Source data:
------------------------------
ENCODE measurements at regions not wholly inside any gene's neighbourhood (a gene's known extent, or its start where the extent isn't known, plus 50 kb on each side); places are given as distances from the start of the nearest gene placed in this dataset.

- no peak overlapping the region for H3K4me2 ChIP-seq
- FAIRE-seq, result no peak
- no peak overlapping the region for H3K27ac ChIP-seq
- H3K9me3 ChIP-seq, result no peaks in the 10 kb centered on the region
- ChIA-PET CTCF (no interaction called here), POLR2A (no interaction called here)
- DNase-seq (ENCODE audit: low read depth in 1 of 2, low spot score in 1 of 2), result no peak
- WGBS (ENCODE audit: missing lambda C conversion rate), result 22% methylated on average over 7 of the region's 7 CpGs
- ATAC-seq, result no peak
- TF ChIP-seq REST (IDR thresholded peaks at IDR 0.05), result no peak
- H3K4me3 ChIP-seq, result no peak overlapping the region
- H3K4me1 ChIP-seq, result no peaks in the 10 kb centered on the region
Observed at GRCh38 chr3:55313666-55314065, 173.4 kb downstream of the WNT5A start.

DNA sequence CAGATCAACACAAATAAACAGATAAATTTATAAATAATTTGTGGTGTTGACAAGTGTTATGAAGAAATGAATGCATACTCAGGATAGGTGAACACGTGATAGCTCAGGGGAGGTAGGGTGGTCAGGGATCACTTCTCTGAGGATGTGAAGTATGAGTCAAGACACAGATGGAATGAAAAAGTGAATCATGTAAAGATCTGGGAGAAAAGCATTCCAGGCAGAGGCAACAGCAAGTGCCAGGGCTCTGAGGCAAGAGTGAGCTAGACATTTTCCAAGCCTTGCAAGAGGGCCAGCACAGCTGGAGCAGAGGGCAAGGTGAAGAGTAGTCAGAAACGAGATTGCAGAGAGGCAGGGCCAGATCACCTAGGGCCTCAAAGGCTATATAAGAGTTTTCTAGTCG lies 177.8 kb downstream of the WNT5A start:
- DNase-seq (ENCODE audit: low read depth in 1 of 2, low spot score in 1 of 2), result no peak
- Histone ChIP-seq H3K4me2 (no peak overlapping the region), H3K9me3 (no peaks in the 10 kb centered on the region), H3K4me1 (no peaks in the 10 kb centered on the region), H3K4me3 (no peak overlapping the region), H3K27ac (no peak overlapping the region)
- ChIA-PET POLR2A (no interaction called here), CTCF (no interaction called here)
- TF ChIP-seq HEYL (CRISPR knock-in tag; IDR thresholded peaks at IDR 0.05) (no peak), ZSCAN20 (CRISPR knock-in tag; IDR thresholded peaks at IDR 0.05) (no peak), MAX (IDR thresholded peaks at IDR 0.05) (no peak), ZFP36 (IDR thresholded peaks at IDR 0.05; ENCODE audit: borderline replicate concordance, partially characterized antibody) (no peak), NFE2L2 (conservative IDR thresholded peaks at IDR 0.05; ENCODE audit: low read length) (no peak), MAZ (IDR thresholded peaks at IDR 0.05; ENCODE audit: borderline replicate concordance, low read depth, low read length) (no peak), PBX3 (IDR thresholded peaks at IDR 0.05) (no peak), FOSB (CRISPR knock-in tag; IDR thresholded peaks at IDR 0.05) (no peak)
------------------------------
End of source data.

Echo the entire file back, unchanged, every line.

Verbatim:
ENCODE measurements at regions not wholly inside any gene's neighbourhood (a gene's known extent, or its start where the extent isn't known, plus 50 kb on each side); places are given as distances from the start of the nearest gene placed in this dataset.

- no peak overlapping the region for H3K4me2 ChIP-seq
- FAIRE-seq, result no peak
- no peak overlapping the region for H3K27ac ChIP-seq
- H3K9me3 ChIP-seq, result no peaks in the 10 kb centered on the region
- ChIA-PET CTCF (no interaction called here), POLR2A (no interaction called here)
- DNase-seq (ENCODE audit: low read depth in 1 of 2, low spot score in 1 of 2), result no peak
- WGBS (ENCODE audit: missing lambda C conversion rate), result 22% methylated on average over 7 of the region's 7 CpGs
- ATAC-seq, result no peak
- TF ChIP-seq REST (IDR thresholded peaks at IDR 0.05), result no peak
- H3K4me3 ChIP-seq, result no peak overlapping the region
- H3K4me1 ChIP-seq, result no peaks in the 10 kb centered on the region
Observed at GRCh38 chr3:55313666-55314065, 173.4 kb downstream of the WNT5A start.

DNA sequence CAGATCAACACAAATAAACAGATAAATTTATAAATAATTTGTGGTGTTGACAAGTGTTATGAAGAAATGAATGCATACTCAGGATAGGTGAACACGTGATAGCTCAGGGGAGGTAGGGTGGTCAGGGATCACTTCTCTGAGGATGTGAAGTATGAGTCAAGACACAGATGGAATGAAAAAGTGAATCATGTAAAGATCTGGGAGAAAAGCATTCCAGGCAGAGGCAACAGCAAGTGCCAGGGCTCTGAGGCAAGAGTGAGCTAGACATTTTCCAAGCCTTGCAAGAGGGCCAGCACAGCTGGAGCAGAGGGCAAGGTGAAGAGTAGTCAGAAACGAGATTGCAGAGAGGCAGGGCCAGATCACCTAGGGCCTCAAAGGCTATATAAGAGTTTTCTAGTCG lies 177.8 kb downstream of the WNT5A start:
- DNase-seq (ENCODE audit: low read depth in 1 of 2, low spot score in 1 of 2), result no peak
- Histone ChIP-seq H3K4me2 (no peak overlapping the region), H3K9me3 (no peaks in the 10 kb centered on the region), H3K4me1 (no peaks in the 10 kb centered on the region), H3K4me3 (no peak overlapping the region), H3K27ac (no peak overlapping the region)
- ChIA-PET POLR2A (no interaction called here), CTCF (no interaction called here)
- TF ChIP-seq HEYL (CRISPR knock-in tag; IDR thresholded peaks at IDR 0.05) (no peak), ZSCAN20 (CRISPR knock-in tag; IDR thresholded peaks at IDR 0.05) (no peak), MAX (IDR thresholded peaks at IDR 0.05) (no peak), ZFP36 (IDR thresholded peaks at IDR 0.05; ENCODE audit: borderline replicate concordance, partially characterized antibody) (no peak), NFE2L2 (conservative IDR thresholded peaks at IDR 0.05; ENCODE audit: low read length) (no peak), MAZ (IDR thresholded peaks at IDR 0.05; ENCODE audit: borderline replicate concordance, low read depth, low read length) (no peak), PBX3 (IDR thresholded peaks at IDR 0.05) (no peak), FOSB (CRISPR knock-in tag; IDR thresholded peaks at IDR 0.05) (no peak)